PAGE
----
O.C. bids untimely farewell to familiar boardwalk faces

September 22, 1991|By Roger Twigg | Roger Twigg,Sun Staff Correspondent

OCEAN CITY -- The changing face of time has cost Ocean City another tradition.

For more than half a century, as many as six large clocks spaced along the boardwalk allowed sunbathers, tourists and shop owners the luxury of telling the time without the worry of wearing a watch. More than that, the clocks were easily recognizable navigational aids and landmarks -- a place for parents to collect their children, a place where couples on a blind date could be sure to find each other.

They had been there for so long that they were taken for granted -- until this summer.

"Everyone wanted to know what happened to the clocks," said Sgt. Jay Hancock of the Ocean City police.

"It was probably the most-asked question this year."

The answer to that question began with an effort by Ocean City's mayor and City Council to find new sources of municipal revenue. Last spring, they decided that businesses or other advertisers might be willing to pay handsomely for the right to put up clocks on the boardwalk that bore their company logos.

So, they put out the whole process for bid.

This prompted the Esskay Quality Meat Co., which had been putting up the clocks each spring and taking them down each autumn since the end of World War II, to decide it was not worthwhile to take the three remaining working clocks out of storage and put them up for the summer season that ended on Labor Day.

Ironically, the company had been on the verge of spending $29,000 for new digital clocks to replace the old, conventional clocks that had sat atop poles along the boardwalk. Originally, there had been six clocks, but over the years three broke down and were abandoned, their parts used to keep the others -- at Division Street, Ninth Street and 24th Street -- running.

"We were all ready to go," said Sue T. Heil, an administrative assistant at Esskay. "But they said they wanted to put it out for bid. They said it was too late to put out the bids this year and that we could put them up this year. But why pay $29,000 to put up the clocks for one year?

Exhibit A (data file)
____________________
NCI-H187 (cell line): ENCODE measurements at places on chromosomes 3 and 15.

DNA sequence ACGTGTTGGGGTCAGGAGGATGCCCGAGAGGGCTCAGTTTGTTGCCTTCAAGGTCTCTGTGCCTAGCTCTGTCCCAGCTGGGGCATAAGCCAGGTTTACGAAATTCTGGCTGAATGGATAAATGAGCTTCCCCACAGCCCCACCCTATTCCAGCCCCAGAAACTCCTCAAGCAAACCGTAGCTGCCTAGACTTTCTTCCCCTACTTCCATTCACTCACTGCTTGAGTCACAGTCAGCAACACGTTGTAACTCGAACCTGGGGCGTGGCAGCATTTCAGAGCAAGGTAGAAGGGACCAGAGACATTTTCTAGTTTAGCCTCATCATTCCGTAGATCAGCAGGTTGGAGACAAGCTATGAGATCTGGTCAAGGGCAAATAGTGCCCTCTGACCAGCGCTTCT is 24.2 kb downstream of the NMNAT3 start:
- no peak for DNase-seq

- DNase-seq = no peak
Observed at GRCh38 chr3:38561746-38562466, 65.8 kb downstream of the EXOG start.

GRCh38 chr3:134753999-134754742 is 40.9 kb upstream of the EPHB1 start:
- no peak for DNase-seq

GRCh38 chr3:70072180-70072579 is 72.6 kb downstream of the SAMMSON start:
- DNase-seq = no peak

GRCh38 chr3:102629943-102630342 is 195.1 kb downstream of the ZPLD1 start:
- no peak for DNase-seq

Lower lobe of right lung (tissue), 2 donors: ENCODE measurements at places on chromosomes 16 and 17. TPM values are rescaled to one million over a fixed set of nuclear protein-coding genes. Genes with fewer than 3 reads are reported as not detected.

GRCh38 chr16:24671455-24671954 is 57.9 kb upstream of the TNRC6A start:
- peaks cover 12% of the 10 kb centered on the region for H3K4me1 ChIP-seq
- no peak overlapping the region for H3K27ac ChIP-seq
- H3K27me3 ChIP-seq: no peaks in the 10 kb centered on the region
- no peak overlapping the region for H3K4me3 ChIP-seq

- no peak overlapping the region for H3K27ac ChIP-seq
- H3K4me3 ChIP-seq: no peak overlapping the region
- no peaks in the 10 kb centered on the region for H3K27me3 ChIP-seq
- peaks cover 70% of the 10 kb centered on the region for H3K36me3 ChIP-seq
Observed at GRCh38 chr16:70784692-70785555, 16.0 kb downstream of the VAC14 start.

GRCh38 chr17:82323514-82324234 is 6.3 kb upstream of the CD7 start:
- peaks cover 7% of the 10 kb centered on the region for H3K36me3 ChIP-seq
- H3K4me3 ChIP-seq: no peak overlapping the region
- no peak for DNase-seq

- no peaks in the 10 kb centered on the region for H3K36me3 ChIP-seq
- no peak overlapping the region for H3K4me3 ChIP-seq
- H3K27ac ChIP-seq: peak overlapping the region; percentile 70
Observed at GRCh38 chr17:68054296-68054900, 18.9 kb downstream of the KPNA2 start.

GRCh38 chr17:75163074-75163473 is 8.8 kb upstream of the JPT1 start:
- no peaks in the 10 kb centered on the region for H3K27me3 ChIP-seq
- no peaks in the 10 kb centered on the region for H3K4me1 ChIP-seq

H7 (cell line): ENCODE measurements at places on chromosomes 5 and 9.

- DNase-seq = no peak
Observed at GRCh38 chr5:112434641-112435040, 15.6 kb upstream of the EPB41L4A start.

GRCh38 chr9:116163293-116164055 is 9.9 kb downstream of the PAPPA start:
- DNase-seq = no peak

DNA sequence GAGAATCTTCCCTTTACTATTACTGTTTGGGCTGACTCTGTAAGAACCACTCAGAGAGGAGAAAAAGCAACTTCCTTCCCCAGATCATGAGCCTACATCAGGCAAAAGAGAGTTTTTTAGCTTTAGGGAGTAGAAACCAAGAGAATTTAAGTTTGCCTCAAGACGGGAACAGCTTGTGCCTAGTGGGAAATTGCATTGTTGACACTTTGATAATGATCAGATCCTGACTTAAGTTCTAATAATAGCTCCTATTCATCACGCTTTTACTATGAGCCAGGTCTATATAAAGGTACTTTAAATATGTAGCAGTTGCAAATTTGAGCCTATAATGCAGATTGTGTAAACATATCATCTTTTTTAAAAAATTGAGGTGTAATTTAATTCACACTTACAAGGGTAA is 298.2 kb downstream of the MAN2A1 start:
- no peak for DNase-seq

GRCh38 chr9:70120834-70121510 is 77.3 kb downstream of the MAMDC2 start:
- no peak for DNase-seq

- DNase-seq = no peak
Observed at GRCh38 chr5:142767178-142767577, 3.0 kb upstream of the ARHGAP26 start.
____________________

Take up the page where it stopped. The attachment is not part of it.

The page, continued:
"In addition to the cost of the clocks, we paid $3,500 a year to service them as well as pay the electric bill. We were highly disappointed."

When Esskay first put up the clocks, Ocean City was still in its infancy as a resort city. The contract had been a handshake between company officials and the city fathers.

"There was never a contract, and they never paid the city anything," said Ocean City's mayor, Roland "Fish" Powell. "It was probably started years ago when someone here said, 'Oh, go ahead and put them up.' It was a way of life and no one paid any attention to it."

But that changed along with the city's growing need for revenue and the realization that seemingly minor concessions can mean big money for the municipal treasury.

Mayor Powell said, for example, that the city used to receive only a small amount of money from firms that handled umbrella and chair rentals on the beaches until those were put out for bid.

"It was unbelievable how much they were making," he said. "We were only getting a few thousand dollars at the time, and that jumped to a couple hundred thousand."

The mayor said the council did not think it was right for Esskay to have the privilege of putting up the clocks for advertising purposes year after year.

But that is not to say the old clocks haven't been missed.

"I've got more people coming up and asking me about that clock," said an employee of an arcade at Ninth Street who gave his name only as Bob. "It's a landmark. That's where people used to meet each other."

Bob Givarz, who operates the Alaska Stand at Ninth Street, also misses the clock, too. "I guess just because it's been there so long," he said. "People used it as a reference."

Mayor Powell acknowledged that he did have a lot of people asking him for the time on the boardwalk this year, and he said he got about a half-dozen letters asking about the clocks.

But he says he is confident that a new set of landmark clocks will soon be up to replace the old Esskay clocks.

"I feel certain we will have clocks up there next summer," he said, but frankly, "it doesn't matter to me. I always wear a %J watch."

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